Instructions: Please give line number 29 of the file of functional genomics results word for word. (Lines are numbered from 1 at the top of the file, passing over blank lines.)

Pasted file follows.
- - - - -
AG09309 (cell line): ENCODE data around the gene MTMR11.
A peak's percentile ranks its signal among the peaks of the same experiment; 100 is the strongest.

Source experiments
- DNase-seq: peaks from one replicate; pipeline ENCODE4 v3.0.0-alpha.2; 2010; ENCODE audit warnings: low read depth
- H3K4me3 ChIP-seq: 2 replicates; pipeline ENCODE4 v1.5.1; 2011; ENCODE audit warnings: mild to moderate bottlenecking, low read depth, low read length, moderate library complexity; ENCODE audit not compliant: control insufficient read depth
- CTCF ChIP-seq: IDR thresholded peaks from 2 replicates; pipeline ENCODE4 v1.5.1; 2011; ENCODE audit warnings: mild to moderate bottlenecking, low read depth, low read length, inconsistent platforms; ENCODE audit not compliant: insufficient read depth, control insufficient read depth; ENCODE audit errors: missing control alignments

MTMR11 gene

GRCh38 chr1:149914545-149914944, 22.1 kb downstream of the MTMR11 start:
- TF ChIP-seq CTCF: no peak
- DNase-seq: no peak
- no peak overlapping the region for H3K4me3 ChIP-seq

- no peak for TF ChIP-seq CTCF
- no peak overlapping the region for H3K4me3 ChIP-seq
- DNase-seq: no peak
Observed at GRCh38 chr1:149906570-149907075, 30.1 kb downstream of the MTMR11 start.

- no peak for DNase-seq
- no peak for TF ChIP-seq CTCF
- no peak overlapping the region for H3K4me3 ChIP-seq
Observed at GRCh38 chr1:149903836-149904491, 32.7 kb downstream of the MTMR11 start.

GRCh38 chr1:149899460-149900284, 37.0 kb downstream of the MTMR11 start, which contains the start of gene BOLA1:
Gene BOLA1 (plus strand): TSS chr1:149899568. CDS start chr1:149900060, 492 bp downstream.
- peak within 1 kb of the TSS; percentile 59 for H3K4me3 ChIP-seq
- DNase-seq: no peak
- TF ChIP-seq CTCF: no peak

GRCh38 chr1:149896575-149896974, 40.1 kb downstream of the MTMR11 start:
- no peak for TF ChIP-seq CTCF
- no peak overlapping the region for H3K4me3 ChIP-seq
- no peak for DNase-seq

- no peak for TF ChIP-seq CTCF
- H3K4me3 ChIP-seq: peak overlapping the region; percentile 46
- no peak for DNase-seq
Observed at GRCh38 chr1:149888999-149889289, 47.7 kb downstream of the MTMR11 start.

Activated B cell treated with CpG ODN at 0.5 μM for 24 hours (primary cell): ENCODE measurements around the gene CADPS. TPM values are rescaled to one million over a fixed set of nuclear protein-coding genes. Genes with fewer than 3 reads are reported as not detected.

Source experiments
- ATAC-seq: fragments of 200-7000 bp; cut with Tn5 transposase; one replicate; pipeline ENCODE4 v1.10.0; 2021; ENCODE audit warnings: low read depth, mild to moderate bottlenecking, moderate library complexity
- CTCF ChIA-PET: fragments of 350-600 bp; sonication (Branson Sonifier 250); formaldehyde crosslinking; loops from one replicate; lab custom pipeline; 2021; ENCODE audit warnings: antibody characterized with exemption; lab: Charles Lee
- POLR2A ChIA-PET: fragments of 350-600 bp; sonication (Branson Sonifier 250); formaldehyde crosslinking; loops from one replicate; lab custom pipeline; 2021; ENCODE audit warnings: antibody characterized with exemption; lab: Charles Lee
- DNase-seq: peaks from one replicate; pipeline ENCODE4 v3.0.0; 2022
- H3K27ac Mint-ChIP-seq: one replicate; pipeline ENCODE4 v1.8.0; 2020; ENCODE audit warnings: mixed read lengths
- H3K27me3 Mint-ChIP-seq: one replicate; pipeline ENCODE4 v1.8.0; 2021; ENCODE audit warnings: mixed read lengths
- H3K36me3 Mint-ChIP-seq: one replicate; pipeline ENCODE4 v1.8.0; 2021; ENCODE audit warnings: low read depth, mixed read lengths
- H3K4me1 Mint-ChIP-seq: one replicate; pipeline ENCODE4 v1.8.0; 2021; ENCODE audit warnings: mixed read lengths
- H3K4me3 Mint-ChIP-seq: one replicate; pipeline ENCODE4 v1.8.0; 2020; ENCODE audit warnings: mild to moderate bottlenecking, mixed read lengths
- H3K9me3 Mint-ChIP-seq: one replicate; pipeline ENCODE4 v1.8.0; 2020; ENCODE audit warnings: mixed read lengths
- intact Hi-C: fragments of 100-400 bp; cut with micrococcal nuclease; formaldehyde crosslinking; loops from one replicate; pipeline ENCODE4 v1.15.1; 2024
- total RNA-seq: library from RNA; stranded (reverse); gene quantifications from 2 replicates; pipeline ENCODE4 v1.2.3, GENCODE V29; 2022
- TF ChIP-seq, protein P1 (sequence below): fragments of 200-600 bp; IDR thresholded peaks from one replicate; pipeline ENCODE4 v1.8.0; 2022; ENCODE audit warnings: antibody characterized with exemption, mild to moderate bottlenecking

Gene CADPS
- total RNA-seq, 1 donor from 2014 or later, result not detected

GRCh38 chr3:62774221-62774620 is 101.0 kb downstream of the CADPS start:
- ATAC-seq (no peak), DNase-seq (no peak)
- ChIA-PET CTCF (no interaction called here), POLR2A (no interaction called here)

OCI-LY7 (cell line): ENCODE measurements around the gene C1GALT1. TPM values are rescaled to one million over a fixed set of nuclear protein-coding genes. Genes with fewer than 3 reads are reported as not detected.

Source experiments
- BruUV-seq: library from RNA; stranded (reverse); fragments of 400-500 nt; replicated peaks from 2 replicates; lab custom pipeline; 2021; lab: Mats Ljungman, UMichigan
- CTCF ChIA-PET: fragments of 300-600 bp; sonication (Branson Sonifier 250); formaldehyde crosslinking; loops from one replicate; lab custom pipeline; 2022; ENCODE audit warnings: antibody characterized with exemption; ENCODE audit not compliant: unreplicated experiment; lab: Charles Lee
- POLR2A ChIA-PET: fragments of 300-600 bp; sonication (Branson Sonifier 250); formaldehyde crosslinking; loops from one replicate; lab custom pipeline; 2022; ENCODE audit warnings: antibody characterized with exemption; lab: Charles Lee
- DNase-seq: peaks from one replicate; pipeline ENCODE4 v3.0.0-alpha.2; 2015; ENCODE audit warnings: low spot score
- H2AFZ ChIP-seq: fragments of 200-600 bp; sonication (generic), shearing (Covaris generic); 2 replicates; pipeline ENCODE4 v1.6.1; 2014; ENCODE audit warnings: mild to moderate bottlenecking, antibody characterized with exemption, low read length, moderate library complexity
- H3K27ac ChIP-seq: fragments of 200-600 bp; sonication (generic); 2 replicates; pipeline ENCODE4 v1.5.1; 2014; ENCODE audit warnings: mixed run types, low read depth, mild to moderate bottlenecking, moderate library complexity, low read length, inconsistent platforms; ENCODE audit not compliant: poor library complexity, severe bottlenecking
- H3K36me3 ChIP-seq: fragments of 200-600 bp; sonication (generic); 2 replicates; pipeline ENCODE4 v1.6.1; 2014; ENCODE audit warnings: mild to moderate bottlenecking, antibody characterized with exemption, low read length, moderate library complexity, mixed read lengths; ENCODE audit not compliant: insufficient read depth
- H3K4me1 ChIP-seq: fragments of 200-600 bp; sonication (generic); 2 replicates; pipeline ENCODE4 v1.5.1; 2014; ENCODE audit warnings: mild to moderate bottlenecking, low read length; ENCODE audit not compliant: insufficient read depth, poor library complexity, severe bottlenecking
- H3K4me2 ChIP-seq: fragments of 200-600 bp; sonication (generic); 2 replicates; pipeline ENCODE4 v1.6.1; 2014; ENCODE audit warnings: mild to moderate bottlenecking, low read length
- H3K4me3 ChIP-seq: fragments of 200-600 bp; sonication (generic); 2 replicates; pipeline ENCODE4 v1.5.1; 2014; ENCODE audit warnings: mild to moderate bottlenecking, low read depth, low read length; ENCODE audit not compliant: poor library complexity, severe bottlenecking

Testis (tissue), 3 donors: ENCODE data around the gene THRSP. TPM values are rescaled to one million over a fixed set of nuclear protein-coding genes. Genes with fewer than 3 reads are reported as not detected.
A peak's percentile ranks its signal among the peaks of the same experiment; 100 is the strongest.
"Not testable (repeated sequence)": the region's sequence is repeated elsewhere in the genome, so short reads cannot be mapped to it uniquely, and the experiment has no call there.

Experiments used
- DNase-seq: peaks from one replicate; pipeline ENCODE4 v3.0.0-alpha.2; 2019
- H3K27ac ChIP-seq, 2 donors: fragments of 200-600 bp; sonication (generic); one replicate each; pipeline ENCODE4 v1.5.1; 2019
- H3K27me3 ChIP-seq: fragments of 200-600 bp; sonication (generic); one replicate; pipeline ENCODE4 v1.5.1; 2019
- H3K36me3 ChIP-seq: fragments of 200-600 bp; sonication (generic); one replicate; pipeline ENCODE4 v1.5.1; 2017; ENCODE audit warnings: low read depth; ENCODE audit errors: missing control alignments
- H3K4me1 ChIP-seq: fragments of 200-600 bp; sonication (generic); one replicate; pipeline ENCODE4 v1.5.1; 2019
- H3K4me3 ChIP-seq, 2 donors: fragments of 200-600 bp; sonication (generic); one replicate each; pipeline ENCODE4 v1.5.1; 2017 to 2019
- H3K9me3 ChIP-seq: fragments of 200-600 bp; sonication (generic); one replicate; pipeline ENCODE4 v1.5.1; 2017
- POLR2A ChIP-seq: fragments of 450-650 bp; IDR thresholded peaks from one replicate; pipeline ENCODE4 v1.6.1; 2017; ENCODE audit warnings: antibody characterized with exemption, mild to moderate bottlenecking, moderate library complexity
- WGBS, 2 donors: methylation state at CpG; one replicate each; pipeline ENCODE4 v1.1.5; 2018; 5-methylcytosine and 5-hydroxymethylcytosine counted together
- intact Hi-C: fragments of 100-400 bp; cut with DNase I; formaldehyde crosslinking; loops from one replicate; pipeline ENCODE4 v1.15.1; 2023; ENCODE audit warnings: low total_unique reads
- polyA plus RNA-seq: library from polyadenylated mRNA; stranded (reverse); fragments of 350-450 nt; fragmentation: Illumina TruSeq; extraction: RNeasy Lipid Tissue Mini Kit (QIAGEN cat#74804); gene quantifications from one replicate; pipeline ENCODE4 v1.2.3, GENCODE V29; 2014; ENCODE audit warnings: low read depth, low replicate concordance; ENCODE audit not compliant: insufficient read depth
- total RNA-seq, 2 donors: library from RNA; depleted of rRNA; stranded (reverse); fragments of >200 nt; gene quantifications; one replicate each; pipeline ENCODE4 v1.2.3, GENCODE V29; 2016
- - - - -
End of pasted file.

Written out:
- no peak for TF ChIP-seq CTCF